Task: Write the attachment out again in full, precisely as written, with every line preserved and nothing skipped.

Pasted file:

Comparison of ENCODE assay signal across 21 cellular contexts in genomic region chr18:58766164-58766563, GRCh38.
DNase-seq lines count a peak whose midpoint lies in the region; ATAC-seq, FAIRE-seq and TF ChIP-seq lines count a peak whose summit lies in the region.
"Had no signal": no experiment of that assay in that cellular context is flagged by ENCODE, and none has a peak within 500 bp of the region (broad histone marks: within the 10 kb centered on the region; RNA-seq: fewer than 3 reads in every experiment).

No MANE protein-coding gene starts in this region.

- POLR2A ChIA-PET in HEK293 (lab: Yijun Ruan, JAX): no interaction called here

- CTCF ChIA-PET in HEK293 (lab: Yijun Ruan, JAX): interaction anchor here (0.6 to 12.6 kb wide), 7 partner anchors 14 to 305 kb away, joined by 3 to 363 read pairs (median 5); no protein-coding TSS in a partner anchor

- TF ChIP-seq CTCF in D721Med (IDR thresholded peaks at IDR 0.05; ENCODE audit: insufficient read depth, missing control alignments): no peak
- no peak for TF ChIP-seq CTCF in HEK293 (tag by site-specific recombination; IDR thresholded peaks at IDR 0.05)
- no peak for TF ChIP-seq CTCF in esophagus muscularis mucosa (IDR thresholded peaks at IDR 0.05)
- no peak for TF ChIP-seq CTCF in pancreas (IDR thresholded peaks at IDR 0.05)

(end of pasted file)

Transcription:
Comparison of ENCODE assay signal across 21 cellular contexts in genomic region chr18:58766164-58766563, GRCh38.
DNase-seq lines count a peak whose midpoint lies in the region; ATAC-seq, FAIRE-seq and TF ChIP-seq lines count a peak whose summit lies in the region.
"Had no signal": no experiment of that assay in that cellular context is flagged by ENCODE, and none has a peak within 500 bp of the region (broad histone marks: within the 10 kb centered on the region; RNA-seq: fewer than 3 reads in every experiment).

No MANE protein-coding gene starts in this region.

- POLR2A ChIA-PET in HEK293 (lab: Yijun Ruan, JAX): no interaction called here

- CTCF ChIA-PET in HEK293 (lab: Yijun Ruan, JAX): interaction anchor here (0.6 to 12.6 kb wide), 7 partner anchors 14 to 305 kb away, joined by 3 to 363 read pairs (median 5); no protein-coding TSS in a partner anchor

- TF ChIP-seq CTCF in D721Med (IDR thresholded peaks at IDR 0.05; ENCODE audit: insufficient read depth, missing control alignments): no peak
- no peak for TF ChIP-seq CTCF in HEK293 (tag by site-specific recombination; IDR thresholded peaks at IDR 0.05)
- no peak for TF ChIP-seq CTCF in esophagus muscularis mucosa (IDR thresholded peaks at IDR 0.05)
- no peak for TF ChIP-seq CTCF in pancreas (IDR thresholded peaks at IDR 0.05)